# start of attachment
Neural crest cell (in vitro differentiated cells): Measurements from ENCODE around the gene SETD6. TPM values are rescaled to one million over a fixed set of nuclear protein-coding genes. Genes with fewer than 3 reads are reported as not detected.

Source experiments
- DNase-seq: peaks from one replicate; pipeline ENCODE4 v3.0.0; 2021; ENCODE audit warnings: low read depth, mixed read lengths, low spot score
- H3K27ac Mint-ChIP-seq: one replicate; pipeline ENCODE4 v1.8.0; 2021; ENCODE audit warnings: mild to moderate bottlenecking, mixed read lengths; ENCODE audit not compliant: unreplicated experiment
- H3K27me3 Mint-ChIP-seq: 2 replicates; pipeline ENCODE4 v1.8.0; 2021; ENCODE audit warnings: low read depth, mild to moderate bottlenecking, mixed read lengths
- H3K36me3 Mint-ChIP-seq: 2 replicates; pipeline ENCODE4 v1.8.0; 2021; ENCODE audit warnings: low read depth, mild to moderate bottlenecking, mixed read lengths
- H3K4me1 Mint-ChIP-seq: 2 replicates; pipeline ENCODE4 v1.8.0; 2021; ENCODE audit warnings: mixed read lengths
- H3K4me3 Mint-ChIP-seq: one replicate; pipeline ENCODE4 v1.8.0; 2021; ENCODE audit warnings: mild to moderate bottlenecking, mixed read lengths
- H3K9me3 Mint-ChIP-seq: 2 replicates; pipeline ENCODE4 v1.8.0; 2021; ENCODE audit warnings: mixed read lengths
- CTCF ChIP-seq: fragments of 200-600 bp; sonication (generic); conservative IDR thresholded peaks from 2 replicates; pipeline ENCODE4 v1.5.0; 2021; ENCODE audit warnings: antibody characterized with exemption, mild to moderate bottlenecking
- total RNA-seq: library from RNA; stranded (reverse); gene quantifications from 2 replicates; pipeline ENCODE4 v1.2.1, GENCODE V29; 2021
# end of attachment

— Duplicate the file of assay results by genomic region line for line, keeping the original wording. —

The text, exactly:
Neural crest cell (in vitro differentiated cells): Measurements from ENCODE around the gene SETD6. TPM values are rescaled to one million over a fixed set of nuclear protein-coding genes. Genes with fewer than 3 reads are reported as not detected.

Source experiments
- DNase-seq: peaks from one replicate; pipeline ENCODE4 v3.0.0; 2021; ENCODE audit warnings: low read depth, mixed read lengths, low spot score
- H3K27ac Mint-ChIP-seq: one replicate; pipeline ENCODE4 v1.8.0; 2021; ENCODE audit warnings: mild to moderate bottlenecking, mixed read lengths; ENCODE audit not compliant: unreplicated experiment
- H3K27me3 Mint-ChIP-seq: 2 replicates; pipeline ENCODE4 v1.8.0; 2021; ENCODE audit warnings: low read depth, mild to moderate bottlenecking, mixed read lengths
- H3K36me3 Mint-ChIP-seq: 2 replicates; pipeline ENCODE4 v1.8.0; 2021; ENCODE audit warnings: low read depth, mild to moderate bottlenecking, mixed read lengths
- H3K4me1 Mint-ChIP-seq: 2 replicates; pipeline ENCODE4 v1.8.0; 2021; ENCODE audit warnings: mixed read lengths
- H3K4me3 Mint-ChIP-seq: one replicate; pipeline ENCODE4 v1.8.0; 2021; ENCODE audit warnings: mild to moderate bottlenecking, mixed read lengths
- H3K9me3 Mint-ChIP-seq: 2 replicates; pipeline ENCODE4 v1.8.0; 2021; ENCODE audit warnings: mixed read lengths
- CTCF ChIP-seq: fragments of 200-600 bp; sonication (generic); conservative IDR thresholded peaks from 2 replicates; pipeline ENCODE4 v1.5.0; 2021; ENCODE audit warnings: antibody characterized with exemption, mild to moderate bottlenecking
- total RNA-seq: library from RNA; stranded (reverse); gene quantifications from 2 replicates; pipeline ENCODE4 v1.2.1, GENCODE V29; 2021